Title

METRO-NORTH'S CORTLANDT STATION: REGIONAL INTERMODAL SUCCESS STORY

Authors

C K. Bennett

Document Type

Journal Article

Publication Date

1999

Subject Area

operations - coordination, infrastructure - station, land use - planning, mode - rail, mode - subway/metro

Keywords

Railroad commuter service, Rail transit stations, Planning, Metro-North Commuter Railroad (New York), Funding, Financing, Expenditures, Coordination, Commuter rail

Abstract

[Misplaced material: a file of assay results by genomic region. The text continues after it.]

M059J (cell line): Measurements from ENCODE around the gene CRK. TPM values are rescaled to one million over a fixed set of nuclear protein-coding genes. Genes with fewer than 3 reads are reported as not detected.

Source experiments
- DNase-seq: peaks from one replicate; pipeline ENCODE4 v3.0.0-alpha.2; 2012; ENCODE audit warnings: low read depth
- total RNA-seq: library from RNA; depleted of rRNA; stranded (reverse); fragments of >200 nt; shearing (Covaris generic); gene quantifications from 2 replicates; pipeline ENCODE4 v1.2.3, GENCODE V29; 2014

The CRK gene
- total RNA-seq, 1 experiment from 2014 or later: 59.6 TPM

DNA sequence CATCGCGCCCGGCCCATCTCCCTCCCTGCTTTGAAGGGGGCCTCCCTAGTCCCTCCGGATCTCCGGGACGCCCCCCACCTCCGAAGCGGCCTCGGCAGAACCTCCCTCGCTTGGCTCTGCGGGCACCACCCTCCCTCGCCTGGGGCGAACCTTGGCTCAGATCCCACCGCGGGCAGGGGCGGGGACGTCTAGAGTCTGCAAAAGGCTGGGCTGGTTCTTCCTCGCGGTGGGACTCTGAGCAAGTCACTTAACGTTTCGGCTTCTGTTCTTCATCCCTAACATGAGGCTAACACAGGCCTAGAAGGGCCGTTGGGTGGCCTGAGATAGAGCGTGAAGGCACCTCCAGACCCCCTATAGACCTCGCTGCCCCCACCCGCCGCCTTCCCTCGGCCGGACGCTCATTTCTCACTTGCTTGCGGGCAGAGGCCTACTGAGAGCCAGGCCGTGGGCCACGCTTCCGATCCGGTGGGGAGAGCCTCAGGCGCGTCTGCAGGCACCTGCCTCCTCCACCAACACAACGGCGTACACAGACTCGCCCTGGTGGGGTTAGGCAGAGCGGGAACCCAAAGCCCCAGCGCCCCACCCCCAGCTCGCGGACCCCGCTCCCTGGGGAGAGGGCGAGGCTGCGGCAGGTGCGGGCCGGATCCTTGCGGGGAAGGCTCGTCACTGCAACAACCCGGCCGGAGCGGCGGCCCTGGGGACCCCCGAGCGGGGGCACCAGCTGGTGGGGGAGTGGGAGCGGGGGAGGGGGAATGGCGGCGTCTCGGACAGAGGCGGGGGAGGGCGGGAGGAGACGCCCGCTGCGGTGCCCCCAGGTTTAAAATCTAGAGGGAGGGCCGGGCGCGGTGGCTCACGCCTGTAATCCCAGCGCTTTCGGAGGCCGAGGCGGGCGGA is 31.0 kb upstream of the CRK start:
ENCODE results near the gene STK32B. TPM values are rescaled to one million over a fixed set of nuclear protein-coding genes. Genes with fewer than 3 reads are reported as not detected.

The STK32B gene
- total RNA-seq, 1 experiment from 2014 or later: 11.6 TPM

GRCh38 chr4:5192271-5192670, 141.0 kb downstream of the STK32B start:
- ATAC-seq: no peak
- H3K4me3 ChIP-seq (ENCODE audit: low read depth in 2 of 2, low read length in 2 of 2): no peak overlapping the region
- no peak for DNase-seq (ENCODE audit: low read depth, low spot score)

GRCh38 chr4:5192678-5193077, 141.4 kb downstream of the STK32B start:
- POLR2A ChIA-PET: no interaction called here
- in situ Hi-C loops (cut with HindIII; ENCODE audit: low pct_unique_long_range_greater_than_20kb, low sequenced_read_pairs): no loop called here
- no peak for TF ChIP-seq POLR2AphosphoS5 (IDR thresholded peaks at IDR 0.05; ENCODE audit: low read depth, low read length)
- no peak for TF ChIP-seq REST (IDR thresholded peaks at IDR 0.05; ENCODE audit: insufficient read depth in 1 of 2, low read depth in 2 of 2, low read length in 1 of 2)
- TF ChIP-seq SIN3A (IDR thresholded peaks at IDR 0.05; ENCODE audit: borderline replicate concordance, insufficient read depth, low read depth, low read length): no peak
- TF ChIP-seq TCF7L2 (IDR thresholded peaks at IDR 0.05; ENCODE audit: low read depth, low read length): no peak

The Metro-North Commuter Railroad was created in 1983 to operate, maintain, and manage the commuter railroads that were abandoned by Conrail in response to federal legislation. Working after January 1, 1983, Metro-North has improved the structures and facilities, stations, and track and electrical systems that had long been neglected by predecessor railroads. Over the course of the past 15 years, expenditures have averaged approximately $100 million yearly. This funding was provided through a series of capital programs initiated by the Metropolitan Transportation Agency, the umbrella agency that controls the New York metropolitan region's transit properties. Funding for these projects is derived from various sources, including taxes, bond sales, state grants, and Federal Transit Administration grants. Projects often involve interaction with local communities, state and federal funding agencies, and special interest groups. The Cortlandt Station, with a total project cost of almost $11 million, was one example of the success that can be achieved in the public transportation arena when a local municipality is convinced it is part of the planning and design process. Although the overall planning and implementation took nearly 9 years to complete, the Cortlandt Station has turned out to be one of the railroad's major successes. It is also an excellent example of the coordination that is required to execute a major improvement project when several state and federal agencies, four design and engineering consultants, and three contractors are added to the mix.